Create a planning routine (plan when you’ll plan) and commit to following it until it becomes habitual. Schedule time — preferably the same day/time each week — to plan your week. Put that appointment with yourself on your calendar and set an alarm if you need to. Planning for your week shouldn’t take more than an hour –you don’t want to spend inordinate time managing the system.
What will you do during that time?
- Look at the coming week–what appointments do you have? What deadlines fall during that week? Fill those in on the calendar section or write them on the applicable day.
- What prep do you need to do for each appointment/deadline/etc? What supplies do you need to buy? Write those down in the appropriate place so you can take care of them in time to be ready.
- What errands do you need to run? Can you batch them and/or dovetail them with an appointment? Write those down.
- Look at your goals and projects and what the next steps are. When will you schedule time to work on those? Write it down.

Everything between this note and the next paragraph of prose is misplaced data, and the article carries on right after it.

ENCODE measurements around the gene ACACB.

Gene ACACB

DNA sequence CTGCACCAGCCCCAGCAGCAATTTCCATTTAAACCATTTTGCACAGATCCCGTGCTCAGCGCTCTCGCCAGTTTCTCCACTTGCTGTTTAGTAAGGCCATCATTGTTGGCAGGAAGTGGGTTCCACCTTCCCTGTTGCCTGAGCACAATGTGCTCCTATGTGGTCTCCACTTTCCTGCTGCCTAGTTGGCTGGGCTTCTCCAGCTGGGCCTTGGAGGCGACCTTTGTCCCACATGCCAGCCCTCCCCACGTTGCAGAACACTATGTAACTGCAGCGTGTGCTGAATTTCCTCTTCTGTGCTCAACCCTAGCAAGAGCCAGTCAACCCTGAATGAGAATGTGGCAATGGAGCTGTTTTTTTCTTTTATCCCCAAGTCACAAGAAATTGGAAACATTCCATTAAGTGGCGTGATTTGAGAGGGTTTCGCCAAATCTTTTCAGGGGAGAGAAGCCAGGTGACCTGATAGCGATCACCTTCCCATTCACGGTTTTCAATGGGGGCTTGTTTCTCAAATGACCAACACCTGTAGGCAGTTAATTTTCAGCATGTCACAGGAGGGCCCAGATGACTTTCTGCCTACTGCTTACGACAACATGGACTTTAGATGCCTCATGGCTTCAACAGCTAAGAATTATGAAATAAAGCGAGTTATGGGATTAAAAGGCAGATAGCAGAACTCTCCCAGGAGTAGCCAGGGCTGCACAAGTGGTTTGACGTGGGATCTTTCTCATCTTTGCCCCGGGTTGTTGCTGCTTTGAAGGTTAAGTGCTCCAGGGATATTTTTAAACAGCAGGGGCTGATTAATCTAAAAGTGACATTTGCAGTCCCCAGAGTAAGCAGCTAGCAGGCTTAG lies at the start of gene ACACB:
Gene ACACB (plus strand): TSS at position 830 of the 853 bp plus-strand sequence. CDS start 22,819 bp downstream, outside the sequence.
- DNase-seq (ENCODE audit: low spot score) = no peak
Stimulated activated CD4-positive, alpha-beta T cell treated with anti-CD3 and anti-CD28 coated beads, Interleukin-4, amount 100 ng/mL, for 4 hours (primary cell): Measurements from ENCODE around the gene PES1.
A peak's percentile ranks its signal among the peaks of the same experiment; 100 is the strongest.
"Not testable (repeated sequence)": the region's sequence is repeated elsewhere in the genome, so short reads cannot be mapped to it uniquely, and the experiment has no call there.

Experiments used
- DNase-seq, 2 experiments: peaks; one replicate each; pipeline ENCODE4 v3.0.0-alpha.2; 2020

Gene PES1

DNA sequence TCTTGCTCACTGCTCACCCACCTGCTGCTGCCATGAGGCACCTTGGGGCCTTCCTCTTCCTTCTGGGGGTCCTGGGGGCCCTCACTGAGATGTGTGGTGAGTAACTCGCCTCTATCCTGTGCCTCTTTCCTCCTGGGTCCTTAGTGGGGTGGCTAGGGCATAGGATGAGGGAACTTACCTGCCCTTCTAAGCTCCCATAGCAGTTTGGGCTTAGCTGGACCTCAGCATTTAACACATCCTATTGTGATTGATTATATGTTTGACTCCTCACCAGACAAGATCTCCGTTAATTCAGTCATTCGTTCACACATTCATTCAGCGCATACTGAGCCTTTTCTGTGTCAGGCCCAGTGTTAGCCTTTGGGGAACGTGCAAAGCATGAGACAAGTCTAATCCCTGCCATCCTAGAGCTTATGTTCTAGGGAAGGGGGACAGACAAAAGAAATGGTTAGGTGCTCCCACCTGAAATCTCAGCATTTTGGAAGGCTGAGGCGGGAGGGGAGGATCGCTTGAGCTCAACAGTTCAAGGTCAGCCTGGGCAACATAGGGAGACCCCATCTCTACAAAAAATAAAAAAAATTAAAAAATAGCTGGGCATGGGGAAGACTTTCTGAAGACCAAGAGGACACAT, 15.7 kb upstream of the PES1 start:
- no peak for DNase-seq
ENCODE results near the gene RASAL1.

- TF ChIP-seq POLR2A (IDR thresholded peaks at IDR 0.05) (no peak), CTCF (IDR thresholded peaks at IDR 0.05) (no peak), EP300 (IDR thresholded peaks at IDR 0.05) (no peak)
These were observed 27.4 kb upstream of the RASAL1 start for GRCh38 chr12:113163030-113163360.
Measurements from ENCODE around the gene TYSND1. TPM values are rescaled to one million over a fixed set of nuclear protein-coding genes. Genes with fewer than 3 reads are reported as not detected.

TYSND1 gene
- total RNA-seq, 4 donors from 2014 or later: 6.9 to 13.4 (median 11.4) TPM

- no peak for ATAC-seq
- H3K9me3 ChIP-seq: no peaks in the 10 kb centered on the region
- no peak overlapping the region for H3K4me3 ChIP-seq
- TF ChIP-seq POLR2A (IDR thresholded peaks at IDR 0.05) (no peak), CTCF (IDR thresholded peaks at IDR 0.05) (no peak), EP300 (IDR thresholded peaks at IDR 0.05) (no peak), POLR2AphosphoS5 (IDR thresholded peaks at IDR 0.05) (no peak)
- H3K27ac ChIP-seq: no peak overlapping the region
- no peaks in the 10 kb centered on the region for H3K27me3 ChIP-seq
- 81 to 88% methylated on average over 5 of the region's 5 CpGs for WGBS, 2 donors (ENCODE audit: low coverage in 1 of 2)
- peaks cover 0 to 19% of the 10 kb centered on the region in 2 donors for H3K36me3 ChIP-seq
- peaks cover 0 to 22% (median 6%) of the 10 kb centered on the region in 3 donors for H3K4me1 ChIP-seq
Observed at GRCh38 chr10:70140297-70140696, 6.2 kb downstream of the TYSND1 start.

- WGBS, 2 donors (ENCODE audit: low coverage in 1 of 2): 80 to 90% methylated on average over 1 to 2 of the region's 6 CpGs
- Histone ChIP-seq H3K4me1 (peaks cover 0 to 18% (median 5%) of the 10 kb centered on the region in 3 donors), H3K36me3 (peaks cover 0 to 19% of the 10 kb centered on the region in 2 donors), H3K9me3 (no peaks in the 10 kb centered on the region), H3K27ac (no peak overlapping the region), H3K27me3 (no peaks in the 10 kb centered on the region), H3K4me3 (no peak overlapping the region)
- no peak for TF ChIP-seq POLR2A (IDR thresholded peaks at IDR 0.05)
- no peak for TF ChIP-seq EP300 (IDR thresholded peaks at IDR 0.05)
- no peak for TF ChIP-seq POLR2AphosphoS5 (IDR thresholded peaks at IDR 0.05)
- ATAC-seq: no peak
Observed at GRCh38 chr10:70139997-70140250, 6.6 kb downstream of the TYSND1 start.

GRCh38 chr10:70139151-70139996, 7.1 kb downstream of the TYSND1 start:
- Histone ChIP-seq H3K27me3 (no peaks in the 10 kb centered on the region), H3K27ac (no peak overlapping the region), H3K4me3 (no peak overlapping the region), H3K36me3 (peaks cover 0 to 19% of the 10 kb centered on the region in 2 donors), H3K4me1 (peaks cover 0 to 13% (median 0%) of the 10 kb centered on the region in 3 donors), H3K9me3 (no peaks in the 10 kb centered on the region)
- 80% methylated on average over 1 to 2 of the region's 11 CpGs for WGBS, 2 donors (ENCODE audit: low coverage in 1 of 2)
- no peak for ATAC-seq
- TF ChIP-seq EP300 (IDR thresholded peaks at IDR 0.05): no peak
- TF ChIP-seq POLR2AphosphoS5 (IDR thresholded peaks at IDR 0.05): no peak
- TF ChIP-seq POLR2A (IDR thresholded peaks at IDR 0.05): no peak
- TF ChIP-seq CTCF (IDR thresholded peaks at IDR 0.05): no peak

- Try block scheduling–block in chunks of time for similar tasks: errands, housework, cooking, creative work, self-care, etc.
Make it part of your morning or evening routine to spend a few minutes going over the plan for the day (or the next day if you’re doing it in the evening) and tweak it if necessary.
Be realistic. Leave room in your plan for the unexpected to happen, and don’t plan more for a day than you realistically can accomplish.
Write down your top three tasks for the day, and plan to do those first. (If you have a lot of appointments or other commitments on a day, maybe you have time for only ONE top task.)
Keep your planner with you and visible at all times.
- When you’re first getting used to using it, you need to have it where you’ll see it and consult it regularly until you’ve established the habit of using it.
- Put it where you’ll be–desk? Kitchen counter?
Set boundaries around planning time